Thinking back to Brass Eye’s 2001 “paedophile special”, and in particular the furore it caused among certain sections of the media, it’s easy to see how misunderstood Chris Morris often is. Typically outraged, the Daily Mail described the episode as “a spoof documentary on paedophilia.” Which is missing the point. The programme was a savage attack on the media's own thoughtless, knee-jerk reaction to a serious issue. It clearly didn’t stop, though, large sections of the press demonstrating their own thoughtless, knee-jerk reaction to the show.

It seems likely, I’m afraid, that those same sections of the media will be up in arms about Four Lions, Morris’ directorial debut, a “jihadist comedy”, no less, focussing on four wannabe suicide bombers in Sheffield. Which is a pity, as Four Lions is an extremely good film; far more than **just** a comedy about suicide bombers.


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At the time of writing, the Oscars are three days away, and some folks, it seems, are getting jittery. Avatar, James Cameron’s lumbering 3D epic – seen by many as a shoe-in at Sunday’s ceremony – doesn’t appear quite the sure bet it was a few weeks ago. The reason? The significant head of steam built up by Kathryn Bigelow’s bomb disposal drama, The Hurt Locker.


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This year’s Academy Award nominations have just been announced. No great surprises, I see – plenty for The Hurt Locker, Up In The Air and **whisper it** Avatar in the big categories. But it’s certainly grand to see the likes of Kathryn Bigelow, Jeremy Renner, Jeff Bridges, Michael Haneke and Jacques Audiard in there, at any rate. Anyway, here’s what’s what in the key categories, with my take on the nominations, for what it’s worth.


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Sad news reaches us of the passing of Edward Woodward, who died today aged 79.


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It perhaps says much about John Lennon – the callow 16-year old version, that is – that he’s really only a supporting character in his own biopic. This Lennon has yet to develop into the sardonic, quick-witted Beatle we know from interviews and newsreel footage. He’s not even quite the Lennon we saw in Ian Softley’s Backbeat, despite the events of that film taking place soon after Nowhere Boy finishes.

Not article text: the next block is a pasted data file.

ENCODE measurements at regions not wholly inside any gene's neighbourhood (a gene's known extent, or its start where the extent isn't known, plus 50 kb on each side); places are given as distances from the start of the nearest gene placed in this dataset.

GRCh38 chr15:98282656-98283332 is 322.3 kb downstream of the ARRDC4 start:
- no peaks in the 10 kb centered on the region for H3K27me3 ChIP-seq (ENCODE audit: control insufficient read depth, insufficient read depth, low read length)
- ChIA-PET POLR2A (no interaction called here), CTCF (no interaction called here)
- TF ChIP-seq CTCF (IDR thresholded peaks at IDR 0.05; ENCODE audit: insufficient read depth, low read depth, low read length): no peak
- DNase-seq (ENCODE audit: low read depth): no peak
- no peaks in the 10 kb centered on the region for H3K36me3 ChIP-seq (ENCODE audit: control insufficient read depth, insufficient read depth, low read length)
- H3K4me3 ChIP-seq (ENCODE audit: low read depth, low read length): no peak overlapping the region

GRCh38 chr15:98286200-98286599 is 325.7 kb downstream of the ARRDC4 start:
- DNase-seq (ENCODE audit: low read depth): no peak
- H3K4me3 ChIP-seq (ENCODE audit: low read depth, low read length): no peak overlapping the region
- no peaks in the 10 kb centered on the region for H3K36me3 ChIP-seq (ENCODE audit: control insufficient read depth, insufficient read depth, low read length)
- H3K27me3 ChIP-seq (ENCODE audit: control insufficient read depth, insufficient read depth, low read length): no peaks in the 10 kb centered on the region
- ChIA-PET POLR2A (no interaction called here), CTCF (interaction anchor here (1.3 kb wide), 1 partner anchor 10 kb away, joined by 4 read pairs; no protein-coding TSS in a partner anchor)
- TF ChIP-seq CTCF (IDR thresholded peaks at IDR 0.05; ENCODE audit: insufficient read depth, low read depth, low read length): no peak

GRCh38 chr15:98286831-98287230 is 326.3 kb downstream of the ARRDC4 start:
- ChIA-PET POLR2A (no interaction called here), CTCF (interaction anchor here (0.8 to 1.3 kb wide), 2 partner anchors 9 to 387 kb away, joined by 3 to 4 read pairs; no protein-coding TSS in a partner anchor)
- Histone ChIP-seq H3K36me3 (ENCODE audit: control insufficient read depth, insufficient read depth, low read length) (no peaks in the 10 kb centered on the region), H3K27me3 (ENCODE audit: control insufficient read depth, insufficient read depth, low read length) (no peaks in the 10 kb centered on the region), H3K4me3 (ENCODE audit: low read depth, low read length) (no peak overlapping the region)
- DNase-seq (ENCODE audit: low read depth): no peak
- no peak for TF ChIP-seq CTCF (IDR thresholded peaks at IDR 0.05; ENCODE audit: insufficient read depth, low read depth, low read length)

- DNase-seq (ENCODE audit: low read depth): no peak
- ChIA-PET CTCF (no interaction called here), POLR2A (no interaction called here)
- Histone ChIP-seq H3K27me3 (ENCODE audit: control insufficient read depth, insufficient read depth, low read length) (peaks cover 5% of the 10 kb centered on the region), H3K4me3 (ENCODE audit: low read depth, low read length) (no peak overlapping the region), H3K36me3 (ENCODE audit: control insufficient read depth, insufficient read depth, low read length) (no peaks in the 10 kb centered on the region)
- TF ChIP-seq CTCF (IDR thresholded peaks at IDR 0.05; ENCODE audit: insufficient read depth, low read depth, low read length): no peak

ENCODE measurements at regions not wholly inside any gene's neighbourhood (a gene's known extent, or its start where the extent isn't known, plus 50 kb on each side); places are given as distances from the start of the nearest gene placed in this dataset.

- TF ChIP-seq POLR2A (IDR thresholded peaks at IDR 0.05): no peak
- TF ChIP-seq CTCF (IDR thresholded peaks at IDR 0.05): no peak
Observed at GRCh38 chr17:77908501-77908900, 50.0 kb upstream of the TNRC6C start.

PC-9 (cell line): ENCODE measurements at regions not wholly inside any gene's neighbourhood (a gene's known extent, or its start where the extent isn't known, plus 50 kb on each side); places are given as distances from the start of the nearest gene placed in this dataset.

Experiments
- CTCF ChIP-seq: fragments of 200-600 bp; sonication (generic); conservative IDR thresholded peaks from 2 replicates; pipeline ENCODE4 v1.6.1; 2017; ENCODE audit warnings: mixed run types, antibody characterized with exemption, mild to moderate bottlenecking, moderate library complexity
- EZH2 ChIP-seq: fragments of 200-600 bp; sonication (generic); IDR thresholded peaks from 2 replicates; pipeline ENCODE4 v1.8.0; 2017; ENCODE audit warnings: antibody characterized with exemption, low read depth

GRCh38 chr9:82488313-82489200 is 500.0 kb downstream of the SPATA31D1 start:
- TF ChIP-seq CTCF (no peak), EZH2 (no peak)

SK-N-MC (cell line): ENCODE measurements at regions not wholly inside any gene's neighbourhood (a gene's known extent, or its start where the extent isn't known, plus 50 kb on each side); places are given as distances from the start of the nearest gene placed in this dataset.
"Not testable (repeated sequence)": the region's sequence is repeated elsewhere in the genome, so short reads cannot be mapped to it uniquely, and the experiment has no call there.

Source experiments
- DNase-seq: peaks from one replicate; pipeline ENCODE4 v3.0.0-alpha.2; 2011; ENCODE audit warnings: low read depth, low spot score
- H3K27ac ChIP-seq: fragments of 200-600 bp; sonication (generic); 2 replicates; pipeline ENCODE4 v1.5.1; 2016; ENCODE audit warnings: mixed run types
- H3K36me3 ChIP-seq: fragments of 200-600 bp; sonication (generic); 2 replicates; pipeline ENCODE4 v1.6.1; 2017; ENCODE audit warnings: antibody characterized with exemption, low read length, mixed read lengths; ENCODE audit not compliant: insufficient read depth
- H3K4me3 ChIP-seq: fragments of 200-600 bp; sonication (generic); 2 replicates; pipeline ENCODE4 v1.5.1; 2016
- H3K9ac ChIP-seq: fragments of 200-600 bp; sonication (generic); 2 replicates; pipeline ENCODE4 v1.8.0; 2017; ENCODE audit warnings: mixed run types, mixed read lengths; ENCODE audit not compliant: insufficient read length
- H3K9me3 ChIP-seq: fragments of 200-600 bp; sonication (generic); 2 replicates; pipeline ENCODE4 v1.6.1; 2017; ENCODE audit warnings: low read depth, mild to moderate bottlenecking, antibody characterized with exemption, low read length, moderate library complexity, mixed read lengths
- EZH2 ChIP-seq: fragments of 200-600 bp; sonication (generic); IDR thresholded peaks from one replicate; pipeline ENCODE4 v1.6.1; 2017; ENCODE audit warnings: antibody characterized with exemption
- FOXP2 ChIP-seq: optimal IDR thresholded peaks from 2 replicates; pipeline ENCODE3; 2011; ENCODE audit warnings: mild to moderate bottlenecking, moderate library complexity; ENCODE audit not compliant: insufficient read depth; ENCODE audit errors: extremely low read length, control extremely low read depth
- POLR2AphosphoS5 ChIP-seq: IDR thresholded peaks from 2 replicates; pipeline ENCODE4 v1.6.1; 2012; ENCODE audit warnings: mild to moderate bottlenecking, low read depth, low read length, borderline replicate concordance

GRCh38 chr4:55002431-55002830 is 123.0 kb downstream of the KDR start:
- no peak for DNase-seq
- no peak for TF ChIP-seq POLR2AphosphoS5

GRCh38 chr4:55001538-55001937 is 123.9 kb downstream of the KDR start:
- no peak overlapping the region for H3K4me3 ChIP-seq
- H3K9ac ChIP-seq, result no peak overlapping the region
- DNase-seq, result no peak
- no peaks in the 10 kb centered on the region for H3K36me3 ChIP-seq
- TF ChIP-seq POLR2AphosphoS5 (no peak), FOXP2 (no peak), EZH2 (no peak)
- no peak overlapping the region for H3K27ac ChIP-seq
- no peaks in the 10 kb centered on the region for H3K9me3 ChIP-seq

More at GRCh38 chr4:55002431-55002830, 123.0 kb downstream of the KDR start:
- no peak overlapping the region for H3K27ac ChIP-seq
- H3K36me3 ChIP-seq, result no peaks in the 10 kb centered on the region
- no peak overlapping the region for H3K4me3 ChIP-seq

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This year's London Film Festival kicks off next Wednesday (October 14) for 2 weeks. As usual, there's a ton of UNCUT friendly films screening, plus a particularly strong selection of music documentaries. So, for those of you umming and ahhing about what you might go and see, let us make some suggestions...


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“This is great, you don’t have to cheer for that,” deadpans Josh Tillman as a smattering of whistles and applause greet his arrival on stage. “It was pretty lazy of me. But I thank you for your faith.”

Tillman, a tall, commendably hirsute figure, has a fine line in flint-dry humour, which he seems more than happy to indulge himself in many times during his 90+ minute set. After a slow, sedentary “Firstborn”, for instance, he stares out into the crowd and drawls, “This is no Vampire Weekend show, for sure.”


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It’s been a bit quiet on the blog for a while – apologies, but I’ve been embargoed from writing about a couple of films I’ve seen recently. Anyway, one film I have seen, which I am allowed to write about, is Wes Anderson’s latest, Fantastic Mr Fox.


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Traditionally, August is something of a slow news month. Anything, however apparently inappropriate, seems to be used to fill in valuable airtime or column space during the holiday season. You might, for instance, have happened to hear yesterday morning Evan Davies interviewing august cricket commentator Henry Blofeld on the BBC’s flagship radio news programme Today about whether he’d prefer to commentate on the 100 metres at the World Athletics Championships. Today, it seems everyone’s got in a palaver about Avatar, James Cameron’s 3D sci-fi epic of which 15 minutes was shown during a series of screenings rolled out at hundreds of cinemas round the world.


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In issue 3 of the unfortunately short-lived UNCUT DVD, we ran a piece called The Curse Of The Mullets. It was a particularly funny account of the scandalous fall from grace of the Brat Pack actors and the whirl of sex-tapes, alcoholism, drug busts and straight-to-video hell that engulfed them following their mid-Eighties peak. As hilarious as the piece was, it feels somehow emblematic of the way these films, and their stars, have become viewed over the last quarter of a century. Which, sadly, detracts from the importance of those films and the achievements of the man behind them – John Hughes, who has just died at the age of 59.


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Editor's Letter

Inside the new Uncut...


Vile day here in London, improved to some degree I'd hope by the arrival in UK shops of the new edition of Uncut. It has Nick Drake on the cover, as you probably know if you're a subscriber and your copy arrived over the weekend.

It's the first time that Drake has appeared on our cover,...